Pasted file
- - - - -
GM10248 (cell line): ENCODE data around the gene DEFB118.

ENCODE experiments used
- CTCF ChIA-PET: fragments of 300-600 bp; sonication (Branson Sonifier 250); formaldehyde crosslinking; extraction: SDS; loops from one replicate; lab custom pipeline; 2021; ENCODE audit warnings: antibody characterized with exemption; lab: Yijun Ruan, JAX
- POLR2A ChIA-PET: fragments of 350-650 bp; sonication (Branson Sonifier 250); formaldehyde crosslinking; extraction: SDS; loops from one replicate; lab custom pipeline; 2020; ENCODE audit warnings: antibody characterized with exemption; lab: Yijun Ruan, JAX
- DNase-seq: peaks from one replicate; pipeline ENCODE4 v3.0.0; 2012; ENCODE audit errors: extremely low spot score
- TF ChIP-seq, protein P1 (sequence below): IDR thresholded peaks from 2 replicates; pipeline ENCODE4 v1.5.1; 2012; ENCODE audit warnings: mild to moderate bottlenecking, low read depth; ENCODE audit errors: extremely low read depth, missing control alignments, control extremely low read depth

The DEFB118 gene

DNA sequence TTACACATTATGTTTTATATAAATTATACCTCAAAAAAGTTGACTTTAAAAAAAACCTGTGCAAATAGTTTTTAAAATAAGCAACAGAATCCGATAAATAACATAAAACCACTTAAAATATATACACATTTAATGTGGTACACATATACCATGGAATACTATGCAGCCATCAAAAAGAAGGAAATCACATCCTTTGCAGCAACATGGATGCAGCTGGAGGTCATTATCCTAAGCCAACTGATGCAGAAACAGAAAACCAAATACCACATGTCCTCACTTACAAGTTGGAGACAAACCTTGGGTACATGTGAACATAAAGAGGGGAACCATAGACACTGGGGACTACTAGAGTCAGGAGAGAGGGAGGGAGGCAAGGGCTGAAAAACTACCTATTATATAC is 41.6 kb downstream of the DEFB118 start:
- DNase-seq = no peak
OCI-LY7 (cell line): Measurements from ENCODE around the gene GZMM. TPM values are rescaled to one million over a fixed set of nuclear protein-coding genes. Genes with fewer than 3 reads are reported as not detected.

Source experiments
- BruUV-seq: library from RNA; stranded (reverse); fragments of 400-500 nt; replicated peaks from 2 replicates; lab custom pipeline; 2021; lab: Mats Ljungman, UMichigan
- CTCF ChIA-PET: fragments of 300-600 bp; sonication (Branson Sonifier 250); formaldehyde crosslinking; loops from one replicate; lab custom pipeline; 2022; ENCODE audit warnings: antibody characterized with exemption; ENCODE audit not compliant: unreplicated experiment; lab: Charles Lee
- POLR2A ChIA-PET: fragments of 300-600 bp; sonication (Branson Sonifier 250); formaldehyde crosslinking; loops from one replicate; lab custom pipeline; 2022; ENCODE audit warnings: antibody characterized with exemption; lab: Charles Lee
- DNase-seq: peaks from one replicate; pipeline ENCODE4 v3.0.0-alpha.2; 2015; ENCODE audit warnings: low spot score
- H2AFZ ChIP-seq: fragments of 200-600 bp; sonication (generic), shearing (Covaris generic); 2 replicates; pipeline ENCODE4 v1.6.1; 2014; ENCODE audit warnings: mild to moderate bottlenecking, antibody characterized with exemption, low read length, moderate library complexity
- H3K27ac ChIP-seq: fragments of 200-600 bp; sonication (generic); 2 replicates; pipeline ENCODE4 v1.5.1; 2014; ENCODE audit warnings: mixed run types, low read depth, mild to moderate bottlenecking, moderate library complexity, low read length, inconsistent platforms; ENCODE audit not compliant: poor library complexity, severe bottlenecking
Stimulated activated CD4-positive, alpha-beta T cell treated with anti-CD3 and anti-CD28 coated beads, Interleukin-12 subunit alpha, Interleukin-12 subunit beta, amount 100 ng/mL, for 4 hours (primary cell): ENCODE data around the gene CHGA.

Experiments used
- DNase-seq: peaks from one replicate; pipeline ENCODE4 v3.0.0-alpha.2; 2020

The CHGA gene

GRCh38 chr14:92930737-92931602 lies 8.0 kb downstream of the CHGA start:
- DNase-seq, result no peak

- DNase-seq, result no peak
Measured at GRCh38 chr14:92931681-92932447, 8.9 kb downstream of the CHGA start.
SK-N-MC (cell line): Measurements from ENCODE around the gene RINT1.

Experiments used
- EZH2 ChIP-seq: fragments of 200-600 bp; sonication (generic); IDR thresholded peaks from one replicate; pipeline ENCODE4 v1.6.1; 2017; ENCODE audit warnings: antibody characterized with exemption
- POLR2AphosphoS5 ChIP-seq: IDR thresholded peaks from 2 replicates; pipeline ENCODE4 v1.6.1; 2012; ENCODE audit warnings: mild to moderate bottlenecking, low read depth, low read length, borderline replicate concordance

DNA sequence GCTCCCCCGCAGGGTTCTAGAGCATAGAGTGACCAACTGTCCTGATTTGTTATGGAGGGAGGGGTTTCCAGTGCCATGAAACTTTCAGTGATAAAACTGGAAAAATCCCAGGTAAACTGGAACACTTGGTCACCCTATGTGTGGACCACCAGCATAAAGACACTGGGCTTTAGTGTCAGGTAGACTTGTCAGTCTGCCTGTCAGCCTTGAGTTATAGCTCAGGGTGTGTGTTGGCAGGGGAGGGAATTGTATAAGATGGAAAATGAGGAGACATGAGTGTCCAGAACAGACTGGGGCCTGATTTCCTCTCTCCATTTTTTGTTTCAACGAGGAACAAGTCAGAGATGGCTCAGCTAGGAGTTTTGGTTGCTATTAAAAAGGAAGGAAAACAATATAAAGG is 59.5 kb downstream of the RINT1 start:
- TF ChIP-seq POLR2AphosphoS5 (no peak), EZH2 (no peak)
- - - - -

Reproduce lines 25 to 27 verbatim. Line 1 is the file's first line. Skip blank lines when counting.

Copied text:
Measured at GRCh38 chr14:92931681-92932447, 8.9 kb downstream of the CHGA start.
SK-N-MC (cell line): Measurements from ENCODE around the gene RINT1.

Experiments used